It can be useful to think about how you are going to use the founder’s knowledge. The advantage of a family business is that you have that longevity of tenure.
Trying to utilise knowledge as senior counsel is quite a useful in helping people to phase their exit. It means that they still have a role and a purpose, and they can still give something back.
Ed and I were always clear that the business was our project. We have five girls between us, and they all want to go and plow their own furrow and do their own thing.
Our approach to their own career development would have been quite different had we had the expectation they would join the business. In the early days we were just trying to get to tomorrow.
The fact that Ed is my brother has allowed me to step back from the business knowing it is in very safe and capable hands.
There is something in the fact that family relationships allow you to make different kind of decisions.
Family businesses have such strong values and that can seep through into the way they are perceived.
We often find when family businesses are sold, they are sold to other family businesses.
We did research that showed consumers tend to trust family businesses more. If you use your branding to reflect that it can be very successful depending on what sector you are operating in.
For heritage brands or consumer goods such as Warburtons, the family aspect of a business can be very useful. Trust is an important part of that.
Family businesses also tend to have a long-term outlook that other businesses don’t necessarily have. Looking not just backwards but also forward because of that stability of ownership.
One of the key risks for a family business is wasting money on lawyers. So, you have to identify the key risks. Divorce is obviously a key risk and investment can often be a trigger for dispute.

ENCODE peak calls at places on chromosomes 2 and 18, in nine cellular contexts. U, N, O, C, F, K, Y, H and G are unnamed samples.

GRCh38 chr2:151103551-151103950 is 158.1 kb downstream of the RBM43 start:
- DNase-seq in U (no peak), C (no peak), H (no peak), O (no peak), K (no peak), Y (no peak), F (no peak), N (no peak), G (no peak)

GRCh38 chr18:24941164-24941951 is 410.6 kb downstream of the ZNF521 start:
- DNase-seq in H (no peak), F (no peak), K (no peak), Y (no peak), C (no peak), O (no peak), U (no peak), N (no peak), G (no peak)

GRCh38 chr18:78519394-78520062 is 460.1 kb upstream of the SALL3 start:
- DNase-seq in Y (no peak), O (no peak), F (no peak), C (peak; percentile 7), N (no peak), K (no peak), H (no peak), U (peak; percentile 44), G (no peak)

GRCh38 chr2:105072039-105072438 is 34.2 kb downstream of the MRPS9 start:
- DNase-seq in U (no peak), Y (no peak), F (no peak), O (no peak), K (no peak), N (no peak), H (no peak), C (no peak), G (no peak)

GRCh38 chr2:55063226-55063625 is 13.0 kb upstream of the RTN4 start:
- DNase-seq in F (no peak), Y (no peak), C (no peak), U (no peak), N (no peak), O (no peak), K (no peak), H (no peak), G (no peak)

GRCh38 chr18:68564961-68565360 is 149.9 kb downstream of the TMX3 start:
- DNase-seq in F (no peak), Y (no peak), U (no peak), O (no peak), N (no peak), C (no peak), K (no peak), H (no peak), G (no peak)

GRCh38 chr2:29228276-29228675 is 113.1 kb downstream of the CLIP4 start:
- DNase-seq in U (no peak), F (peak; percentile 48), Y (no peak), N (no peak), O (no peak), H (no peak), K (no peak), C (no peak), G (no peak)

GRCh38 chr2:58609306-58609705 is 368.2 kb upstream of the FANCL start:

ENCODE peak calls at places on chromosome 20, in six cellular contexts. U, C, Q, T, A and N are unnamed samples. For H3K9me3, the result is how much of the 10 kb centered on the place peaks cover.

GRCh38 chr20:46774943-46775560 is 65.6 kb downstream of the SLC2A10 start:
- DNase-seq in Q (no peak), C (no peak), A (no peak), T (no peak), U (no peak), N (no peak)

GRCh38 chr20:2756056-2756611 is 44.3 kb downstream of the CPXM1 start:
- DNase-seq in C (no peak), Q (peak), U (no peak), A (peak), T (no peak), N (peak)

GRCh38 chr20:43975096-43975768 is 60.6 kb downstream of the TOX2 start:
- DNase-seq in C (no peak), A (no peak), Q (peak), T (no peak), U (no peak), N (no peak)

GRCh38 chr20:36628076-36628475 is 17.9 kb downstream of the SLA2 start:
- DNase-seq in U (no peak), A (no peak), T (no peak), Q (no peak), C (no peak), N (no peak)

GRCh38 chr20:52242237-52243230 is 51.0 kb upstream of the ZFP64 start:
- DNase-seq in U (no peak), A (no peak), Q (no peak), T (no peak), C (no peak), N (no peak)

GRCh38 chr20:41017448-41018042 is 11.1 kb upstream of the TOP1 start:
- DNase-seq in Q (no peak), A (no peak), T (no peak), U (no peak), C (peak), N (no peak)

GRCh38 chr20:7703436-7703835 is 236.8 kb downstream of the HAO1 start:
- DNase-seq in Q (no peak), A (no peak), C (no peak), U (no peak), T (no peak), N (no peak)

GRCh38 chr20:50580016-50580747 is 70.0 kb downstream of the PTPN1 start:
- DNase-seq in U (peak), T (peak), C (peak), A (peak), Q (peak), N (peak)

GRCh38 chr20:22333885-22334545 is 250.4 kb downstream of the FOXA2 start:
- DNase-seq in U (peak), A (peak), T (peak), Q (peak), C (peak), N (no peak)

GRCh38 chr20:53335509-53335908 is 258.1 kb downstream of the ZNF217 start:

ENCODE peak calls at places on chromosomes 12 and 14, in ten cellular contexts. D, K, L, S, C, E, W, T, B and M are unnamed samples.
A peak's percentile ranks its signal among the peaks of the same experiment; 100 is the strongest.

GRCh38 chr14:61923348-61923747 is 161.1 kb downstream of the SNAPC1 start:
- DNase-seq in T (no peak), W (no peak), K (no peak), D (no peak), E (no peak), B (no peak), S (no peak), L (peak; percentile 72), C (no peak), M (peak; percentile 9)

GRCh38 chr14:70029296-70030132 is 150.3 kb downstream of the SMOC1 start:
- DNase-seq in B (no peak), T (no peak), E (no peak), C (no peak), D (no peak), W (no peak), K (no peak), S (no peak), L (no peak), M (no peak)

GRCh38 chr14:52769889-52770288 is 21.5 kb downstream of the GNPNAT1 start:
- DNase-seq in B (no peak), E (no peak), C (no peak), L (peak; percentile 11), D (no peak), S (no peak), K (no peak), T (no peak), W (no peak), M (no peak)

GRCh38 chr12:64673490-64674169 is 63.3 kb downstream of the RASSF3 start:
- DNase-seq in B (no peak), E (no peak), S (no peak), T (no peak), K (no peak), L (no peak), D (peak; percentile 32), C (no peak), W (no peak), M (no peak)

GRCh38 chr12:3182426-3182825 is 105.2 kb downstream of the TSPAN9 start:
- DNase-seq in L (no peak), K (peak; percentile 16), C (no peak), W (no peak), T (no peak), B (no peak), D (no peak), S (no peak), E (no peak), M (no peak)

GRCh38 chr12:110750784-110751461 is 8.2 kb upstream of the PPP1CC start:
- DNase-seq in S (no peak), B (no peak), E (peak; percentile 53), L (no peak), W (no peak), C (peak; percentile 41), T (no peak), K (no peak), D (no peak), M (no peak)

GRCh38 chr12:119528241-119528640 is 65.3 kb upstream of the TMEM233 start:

In longstanding family businesses you often see the founder as seeing themselves in a stewardship role. That means they are often keen on family constitutions.
It is vital to carry out succession planning to ensure the future of the business. Planning is critical and will save money in the future.
Choosing in advance who is the best person to move the business forward onto the next stage is absolutely critical.
Planning in advance can be the difference between a business thriving or ceasing to exist.
We have run the business on simple principles and we have shared value sets, that makes Moneypenny feel like a family.
We won’t do anything unless we have cash in the bank to pay for it. We saw the business in simple terms and we wanted to keep a simple structure.
The amount of advice that is out there can be quite overwhelming but we always just saw things in simple terms.
It has got more complex because the business has grown and been successful. Over the years we have had lots of people knocking on our doors saying we need advice but we have been too busy to actually take that.
When we set up Moneypenny we were so desperate for it to work we worked extraordinarily hard, but Ed and I have always kept our shared values.